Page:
Feb 28, 2010

Housing Still Expensive!

Housing Still Expensive!

March 1, 2010

“Things may come to those who wait, but only the things left by those who hustle.”—Abraham Lincoln

Weekly percentage performance for the major indices
Based on last Friday’s official settlement...

INDU: -.74%
SPX: -.42%
COMPQ: -.25%
RUT: -.48%

The Euro has been weak since late last year due to concerns about the PIIGS (Portugal, Ireland, Italy, Greece and Spain), as evidenced by the chart below (courtesy Finviz.com). The US Dollar has been the main beneficiary of the weakness in the Euro, even though it was slightly down this week for the first time in six weeks. The Yen has also benefitted from the PIIGS, however, strength in the Dollar and Yen have hurt both emerging markets and select commodities. Energy, specifically oil, has moved to the high end of its trading range over the past few weeks, possibly signifying that supply/demand for oil is moving back in line after falling badly out of place in late 2008.

Last week I posted a chart from Bob Bronson showing the 139 year real total return of the stock market. This chart generated more discussion than any other chart or picture in the past six months, excluding of course the picture of Farrah Fawcett. The net view and consensus by most callers/commenters is that the market is likely to be at similar levels three to four years from now as we see today. That doesn’t mean a flat line market or limited opportunities to make money; it just means investors will need to be nimble without the tailwind of an upward sloping market.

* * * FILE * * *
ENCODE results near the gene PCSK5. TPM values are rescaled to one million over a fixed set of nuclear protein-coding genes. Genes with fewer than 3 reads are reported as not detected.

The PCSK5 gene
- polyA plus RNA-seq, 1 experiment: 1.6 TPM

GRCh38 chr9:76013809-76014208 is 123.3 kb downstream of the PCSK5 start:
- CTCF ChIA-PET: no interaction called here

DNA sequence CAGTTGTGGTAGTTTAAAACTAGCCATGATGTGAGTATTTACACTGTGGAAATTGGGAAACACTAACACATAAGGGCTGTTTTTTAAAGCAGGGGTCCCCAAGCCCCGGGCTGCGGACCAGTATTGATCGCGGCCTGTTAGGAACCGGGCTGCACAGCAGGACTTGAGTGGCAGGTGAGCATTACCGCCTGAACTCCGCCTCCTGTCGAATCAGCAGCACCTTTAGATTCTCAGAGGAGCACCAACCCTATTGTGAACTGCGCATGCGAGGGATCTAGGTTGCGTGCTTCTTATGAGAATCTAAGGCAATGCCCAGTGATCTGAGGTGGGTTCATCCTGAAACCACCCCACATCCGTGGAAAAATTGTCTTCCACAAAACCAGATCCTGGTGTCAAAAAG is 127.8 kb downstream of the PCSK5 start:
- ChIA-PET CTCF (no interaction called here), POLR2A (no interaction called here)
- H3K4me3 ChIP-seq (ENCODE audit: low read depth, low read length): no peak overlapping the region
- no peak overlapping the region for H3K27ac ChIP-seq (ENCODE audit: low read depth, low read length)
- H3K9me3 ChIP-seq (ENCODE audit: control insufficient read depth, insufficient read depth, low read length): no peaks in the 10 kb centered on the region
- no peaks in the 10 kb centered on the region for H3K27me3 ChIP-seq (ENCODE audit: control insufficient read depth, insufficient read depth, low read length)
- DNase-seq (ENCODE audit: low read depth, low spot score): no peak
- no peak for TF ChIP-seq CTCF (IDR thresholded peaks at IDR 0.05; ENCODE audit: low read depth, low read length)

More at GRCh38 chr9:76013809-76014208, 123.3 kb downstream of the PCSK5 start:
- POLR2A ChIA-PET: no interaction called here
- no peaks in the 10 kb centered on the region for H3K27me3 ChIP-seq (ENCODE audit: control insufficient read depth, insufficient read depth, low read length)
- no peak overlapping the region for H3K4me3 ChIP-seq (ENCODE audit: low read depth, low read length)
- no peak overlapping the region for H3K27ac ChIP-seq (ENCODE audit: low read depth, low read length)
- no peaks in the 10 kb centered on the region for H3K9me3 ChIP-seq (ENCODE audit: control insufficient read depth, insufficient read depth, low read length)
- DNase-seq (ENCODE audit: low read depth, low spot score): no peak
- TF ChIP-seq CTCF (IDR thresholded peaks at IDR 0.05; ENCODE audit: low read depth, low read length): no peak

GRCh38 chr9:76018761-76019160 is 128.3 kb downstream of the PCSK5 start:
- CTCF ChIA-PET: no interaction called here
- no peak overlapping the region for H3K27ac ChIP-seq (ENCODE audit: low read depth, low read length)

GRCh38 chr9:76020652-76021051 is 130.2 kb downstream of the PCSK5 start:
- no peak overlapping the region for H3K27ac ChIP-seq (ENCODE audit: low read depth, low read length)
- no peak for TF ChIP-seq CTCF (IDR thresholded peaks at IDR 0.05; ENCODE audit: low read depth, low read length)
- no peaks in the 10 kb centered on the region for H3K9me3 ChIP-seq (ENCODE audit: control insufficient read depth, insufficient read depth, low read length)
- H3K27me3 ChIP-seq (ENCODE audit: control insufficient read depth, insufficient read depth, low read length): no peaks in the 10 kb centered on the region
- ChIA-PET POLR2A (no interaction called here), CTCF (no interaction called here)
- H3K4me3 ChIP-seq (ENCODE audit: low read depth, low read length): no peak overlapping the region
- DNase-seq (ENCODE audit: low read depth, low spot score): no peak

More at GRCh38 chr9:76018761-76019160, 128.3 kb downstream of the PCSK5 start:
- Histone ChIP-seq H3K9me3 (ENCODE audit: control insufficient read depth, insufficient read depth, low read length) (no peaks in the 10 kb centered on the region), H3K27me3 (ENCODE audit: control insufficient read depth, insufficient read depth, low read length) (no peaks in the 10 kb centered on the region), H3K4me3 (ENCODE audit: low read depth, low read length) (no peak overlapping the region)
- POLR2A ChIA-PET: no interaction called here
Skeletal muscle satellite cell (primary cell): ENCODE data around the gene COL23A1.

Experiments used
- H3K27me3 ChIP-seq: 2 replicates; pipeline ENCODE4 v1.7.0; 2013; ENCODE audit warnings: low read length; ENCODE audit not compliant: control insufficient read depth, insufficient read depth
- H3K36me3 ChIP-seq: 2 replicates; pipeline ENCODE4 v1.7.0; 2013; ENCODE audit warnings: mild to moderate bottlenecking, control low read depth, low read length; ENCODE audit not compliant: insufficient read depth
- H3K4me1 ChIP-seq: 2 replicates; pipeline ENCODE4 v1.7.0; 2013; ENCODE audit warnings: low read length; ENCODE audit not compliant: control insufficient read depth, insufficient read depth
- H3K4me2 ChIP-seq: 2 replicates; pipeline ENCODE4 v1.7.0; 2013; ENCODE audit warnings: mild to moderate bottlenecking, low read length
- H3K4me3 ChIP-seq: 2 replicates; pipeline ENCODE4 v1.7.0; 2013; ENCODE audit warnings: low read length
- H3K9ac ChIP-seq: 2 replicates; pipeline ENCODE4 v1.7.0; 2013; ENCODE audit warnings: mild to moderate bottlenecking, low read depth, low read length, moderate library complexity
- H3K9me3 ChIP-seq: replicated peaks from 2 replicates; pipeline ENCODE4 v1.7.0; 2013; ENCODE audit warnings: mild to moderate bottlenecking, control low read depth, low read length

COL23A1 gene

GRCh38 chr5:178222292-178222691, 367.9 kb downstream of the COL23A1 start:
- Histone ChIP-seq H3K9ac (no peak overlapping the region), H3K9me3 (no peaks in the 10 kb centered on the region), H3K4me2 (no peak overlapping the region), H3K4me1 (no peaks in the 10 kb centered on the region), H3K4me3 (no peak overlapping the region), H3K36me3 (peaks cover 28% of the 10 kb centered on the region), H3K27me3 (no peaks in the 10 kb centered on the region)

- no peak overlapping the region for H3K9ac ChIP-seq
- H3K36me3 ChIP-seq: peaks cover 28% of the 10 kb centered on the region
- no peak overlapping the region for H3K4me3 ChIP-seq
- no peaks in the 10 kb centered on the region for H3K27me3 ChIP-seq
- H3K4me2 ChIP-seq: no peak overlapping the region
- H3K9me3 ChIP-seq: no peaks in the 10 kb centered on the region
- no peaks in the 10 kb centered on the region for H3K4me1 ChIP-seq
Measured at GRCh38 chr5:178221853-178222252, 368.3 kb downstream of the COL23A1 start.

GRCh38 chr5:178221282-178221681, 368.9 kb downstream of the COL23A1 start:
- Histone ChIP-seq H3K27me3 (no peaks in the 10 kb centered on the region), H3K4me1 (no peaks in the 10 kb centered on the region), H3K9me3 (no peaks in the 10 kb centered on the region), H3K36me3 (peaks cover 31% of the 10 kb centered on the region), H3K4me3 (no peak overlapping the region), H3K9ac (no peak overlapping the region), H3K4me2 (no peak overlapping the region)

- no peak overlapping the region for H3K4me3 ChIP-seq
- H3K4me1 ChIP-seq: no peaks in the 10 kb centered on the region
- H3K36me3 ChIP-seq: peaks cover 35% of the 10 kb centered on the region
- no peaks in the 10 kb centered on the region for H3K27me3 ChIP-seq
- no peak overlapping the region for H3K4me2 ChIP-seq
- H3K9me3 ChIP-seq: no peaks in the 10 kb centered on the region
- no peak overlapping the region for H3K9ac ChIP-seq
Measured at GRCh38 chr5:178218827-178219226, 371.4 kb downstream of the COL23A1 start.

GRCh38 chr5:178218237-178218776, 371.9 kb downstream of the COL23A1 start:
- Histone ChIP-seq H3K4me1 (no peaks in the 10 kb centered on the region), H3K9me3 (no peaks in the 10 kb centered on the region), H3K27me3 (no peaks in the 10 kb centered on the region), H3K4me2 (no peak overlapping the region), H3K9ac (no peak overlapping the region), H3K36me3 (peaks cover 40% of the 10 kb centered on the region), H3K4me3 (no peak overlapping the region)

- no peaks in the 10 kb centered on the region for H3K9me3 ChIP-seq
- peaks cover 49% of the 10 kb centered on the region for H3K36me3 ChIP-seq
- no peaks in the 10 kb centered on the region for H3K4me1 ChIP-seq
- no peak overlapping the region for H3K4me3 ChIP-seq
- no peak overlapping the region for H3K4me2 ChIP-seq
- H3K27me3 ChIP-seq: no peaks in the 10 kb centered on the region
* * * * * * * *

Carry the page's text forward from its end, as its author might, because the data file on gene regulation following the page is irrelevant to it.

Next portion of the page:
Actual Consensus Prior
Consumer Confidence 46.0 55.0 56.5
Case Shiller Home Price -3.1% -3.1% -5.3%
New Home Sales 309K 354K 348K
Initial Claims 496K 460K 474K
Continuing Claims 4617K 4570K 4611K
Durable Goods Orders 3.0% 1.5% 1.9%
Durable Goods ex-Transports -0.6% 1.0% 2.0%
GDP 2nd Estimate 5.9% 5.7% 5.7%
GDP Deflator 0.4% 0.6% 0.6%
Chicago PMI 62.6 59.7 61.5
U of M Consumer Sentiment 73.6 73.9 73.7
Existing Home Sales 5.05 mil 5.50 mil 5.44 mil